Ecolab Contamination Control welcomes recently published guidance from the MHRA regarding dispensing systems for disinfectants in cleanrooms
The system developed by Ecolab Contamination Control ensures that the trigger spray operates as a closed system
Ecolab Contamination Control has welcomed recently published guidance from the MHRA regarding dispensing systems for disinfectants in cleanrooms, which emphasises the need to reduce the potential for contamination of the contents during preparation and manufacture by using a protective closed system, defined as one which is not exposed to the atmosphere.
The guidance further states that dispensing systems should also minimise the potential for contamination of the supplied contents as the unit is used; typically this involves a bag-in-bottle or some other mechanism to prevent ‘suck back’.
James Tucker, Marketing Director at Ecolab Contamination Control, says the guidance validates the firm’s own unique SteriShield Delivery System. ‘We are delighted that the MHRA has clearly stated the need for a fully closed system to prevent air entering the bottle and recognises it is essential that the integrity of the product is completely protected throughout its entire use, and not simply at the manufacturing stage. This definition is therefore clearly applicable to the guidance for trigger spays as well.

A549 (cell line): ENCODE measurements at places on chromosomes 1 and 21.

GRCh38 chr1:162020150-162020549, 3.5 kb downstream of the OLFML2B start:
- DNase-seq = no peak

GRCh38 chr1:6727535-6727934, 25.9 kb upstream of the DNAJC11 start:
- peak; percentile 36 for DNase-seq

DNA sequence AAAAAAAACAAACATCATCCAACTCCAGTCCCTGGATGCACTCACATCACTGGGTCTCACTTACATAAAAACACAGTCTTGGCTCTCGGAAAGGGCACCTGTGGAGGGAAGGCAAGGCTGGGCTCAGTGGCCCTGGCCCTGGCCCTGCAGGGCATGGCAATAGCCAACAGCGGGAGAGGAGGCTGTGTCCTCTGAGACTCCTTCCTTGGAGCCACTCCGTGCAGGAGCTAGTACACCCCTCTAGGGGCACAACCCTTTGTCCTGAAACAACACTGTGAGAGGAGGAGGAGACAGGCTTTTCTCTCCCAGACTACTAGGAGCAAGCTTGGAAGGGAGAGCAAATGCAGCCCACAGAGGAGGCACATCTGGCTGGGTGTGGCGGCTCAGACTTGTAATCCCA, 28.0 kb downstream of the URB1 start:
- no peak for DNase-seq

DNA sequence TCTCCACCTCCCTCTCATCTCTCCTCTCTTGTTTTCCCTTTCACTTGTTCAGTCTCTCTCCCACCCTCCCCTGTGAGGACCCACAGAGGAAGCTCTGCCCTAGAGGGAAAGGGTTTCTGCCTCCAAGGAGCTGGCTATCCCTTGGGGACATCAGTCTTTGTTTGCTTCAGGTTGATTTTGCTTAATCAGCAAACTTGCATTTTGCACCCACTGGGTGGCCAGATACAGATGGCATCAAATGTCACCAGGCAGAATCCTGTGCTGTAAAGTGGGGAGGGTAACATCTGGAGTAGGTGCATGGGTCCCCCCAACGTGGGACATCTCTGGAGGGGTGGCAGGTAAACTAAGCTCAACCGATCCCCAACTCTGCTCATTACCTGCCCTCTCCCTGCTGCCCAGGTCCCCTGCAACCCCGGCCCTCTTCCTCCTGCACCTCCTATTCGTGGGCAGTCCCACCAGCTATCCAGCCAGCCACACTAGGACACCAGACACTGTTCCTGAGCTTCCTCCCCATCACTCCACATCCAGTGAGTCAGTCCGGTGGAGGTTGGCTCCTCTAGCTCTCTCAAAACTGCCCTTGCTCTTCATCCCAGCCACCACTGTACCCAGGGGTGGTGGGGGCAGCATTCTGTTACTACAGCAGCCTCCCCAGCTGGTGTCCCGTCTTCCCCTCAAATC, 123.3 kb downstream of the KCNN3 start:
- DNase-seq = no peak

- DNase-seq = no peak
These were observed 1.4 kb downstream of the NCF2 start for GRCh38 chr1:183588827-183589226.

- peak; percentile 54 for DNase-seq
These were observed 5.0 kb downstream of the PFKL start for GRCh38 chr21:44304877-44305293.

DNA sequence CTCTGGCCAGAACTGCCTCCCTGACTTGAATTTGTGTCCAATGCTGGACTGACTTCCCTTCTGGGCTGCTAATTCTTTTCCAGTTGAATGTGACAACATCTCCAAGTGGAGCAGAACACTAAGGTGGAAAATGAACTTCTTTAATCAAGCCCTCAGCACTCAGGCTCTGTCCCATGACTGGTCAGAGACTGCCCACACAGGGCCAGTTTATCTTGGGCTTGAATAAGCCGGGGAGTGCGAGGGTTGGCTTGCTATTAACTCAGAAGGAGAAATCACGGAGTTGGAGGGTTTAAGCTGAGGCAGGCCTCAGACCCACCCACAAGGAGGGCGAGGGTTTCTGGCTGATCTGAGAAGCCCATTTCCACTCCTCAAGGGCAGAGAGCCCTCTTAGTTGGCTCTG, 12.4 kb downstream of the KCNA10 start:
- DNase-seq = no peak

‘Research has proved that conventional trigger sprays used with cleanroom disinfectants ‘suck back’ air, meaning the contents of the bottle can be contaminated from the first moment of use, leading to a spread of contamination around the cleanroom.
‘We believe our system is the only validated protected closed trigger spray system on the market and delivers fully in accordance with the recommendations of the MHRA,' he added.
The system developed by Ecolab Contamination Control ensures that the trigger spray operates as a closed system due to the vacuum created in use, with the dip tube providing the only point of entry into the bag of sterile liquid. The patented and unique way the trigger head works forms a complete seal, preventing any air being drawn into the bottle.
Unique vacuum and particulate testing has been undertaken that has proved that the trigger and bottle combination creates and maintains a closed system that protects the sterility of the contents indefinitely, with a recommended best practice of in-use shelf life of three months.
Tucker says that the guidance issued by the MHRA should force other organisations to review their guidelines relating to trigger spray systems, which could have far reaching consequences. ‘It is highly likely that there will be a unilateral shift to closed systems to eradicate any possibility of content contamination, which puts us very much at the forefront of the industry,’ he maintains.